There's a nice description in Cecil Sharp's biography of him collecting a version from "a gypsy woman" - the version referred to above as being in Folksongs of Somerset.

Helen Creighton's version is interesting in that it retains the Longford reference.

The tune certinly sounds Irish. Bert LLoyd discusses it in Folk song in England.

I'd be interested in a copy of Tom Munnelly's article since he presumably discusses any Irish traditional versions. Should be able to get it.

Many thanks to all.

Regards


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Subject: ADD: The Longford Murderer
From: Joe Offer
Date: 01 May 04 - 08:04 PM

The Longford Murderer

Both young and old, I now make bold,
I pray you lend an ear;
It's of as cruel a murder
As ever you did hear.

It's of a pretty female,
Her age was scarce sixteen;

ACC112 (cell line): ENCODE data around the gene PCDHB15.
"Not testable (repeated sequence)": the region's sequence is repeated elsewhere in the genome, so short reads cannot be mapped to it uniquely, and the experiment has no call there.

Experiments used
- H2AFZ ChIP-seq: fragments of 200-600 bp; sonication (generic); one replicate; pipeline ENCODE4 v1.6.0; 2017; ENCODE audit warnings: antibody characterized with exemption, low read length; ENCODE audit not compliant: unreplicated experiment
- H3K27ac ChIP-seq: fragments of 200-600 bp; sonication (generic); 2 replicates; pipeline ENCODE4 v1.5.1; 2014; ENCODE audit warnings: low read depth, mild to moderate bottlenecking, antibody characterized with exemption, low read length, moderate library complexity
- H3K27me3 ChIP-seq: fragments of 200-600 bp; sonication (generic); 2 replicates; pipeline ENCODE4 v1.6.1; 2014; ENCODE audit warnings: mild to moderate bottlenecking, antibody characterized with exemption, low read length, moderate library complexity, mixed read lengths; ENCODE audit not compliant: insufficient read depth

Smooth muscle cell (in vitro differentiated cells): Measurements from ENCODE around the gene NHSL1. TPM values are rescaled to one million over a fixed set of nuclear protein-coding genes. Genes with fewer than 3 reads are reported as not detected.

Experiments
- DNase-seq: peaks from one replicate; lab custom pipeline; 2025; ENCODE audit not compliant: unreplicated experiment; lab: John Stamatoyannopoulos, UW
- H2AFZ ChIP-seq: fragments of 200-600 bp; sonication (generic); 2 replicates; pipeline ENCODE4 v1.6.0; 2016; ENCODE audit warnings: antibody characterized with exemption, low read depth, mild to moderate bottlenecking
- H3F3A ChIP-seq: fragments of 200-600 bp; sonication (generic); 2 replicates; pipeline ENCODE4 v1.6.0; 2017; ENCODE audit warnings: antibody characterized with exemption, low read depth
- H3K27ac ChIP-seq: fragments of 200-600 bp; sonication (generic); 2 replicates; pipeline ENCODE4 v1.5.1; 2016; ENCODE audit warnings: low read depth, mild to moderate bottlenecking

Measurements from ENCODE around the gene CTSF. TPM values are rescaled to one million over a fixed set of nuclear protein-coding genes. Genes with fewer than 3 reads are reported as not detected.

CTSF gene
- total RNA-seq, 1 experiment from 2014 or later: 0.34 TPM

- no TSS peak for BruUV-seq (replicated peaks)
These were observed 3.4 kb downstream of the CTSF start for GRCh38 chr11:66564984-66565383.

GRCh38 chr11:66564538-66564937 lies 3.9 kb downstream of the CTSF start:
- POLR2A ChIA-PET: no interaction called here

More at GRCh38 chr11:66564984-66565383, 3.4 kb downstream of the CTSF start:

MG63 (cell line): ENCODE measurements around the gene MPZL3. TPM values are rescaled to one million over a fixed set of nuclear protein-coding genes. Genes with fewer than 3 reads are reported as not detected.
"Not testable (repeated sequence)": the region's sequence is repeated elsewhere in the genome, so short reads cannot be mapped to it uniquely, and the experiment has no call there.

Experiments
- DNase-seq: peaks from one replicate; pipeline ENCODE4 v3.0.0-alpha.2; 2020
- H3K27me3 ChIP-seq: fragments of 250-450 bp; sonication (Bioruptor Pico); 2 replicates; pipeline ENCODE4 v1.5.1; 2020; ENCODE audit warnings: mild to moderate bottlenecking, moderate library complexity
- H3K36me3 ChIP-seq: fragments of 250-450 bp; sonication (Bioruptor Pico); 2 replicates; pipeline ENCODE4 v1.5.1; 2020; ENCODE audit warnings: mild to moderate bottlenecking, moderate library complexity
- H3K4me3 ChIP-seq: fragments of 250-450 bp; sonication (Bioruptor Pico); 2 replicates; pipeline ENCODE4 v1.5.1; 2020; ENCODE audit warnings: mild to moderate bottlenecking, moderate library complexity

Her beauty bright made me delight,
And Satan made me sin.

This fair maid being a servant girl,
And I a farmer's son,
Her home in County Longford,
Convenient to my own.

I courted her in private,
Till I had her beguiled;
And then to take her tender life
I made this action wild.

'Twas on a Sunday evening,
As you may plainly see,
I sent for her in secret,
And soon she came to me.

I said, "My dearest Annie,
To Longford we will go;
It's there we will get married,
And no one here shall know."

So late that night we both set out
Across the dreary plain;
All on the way I talked full gay,
My action time to gain.

And the tender words she spoke to me
Would bring tears to your eye;
But I said, "We'll go no further,
For it's here that you must die."

"O Jamie, think on all your vows,
And do not me affright;
And do not commit murder
This dark and dismal night.

"I promise here, all on my knees,
If you will spare my life,
I'll never seek to trouble you,
Nor ask to be your wife."

The words she said were all in vain.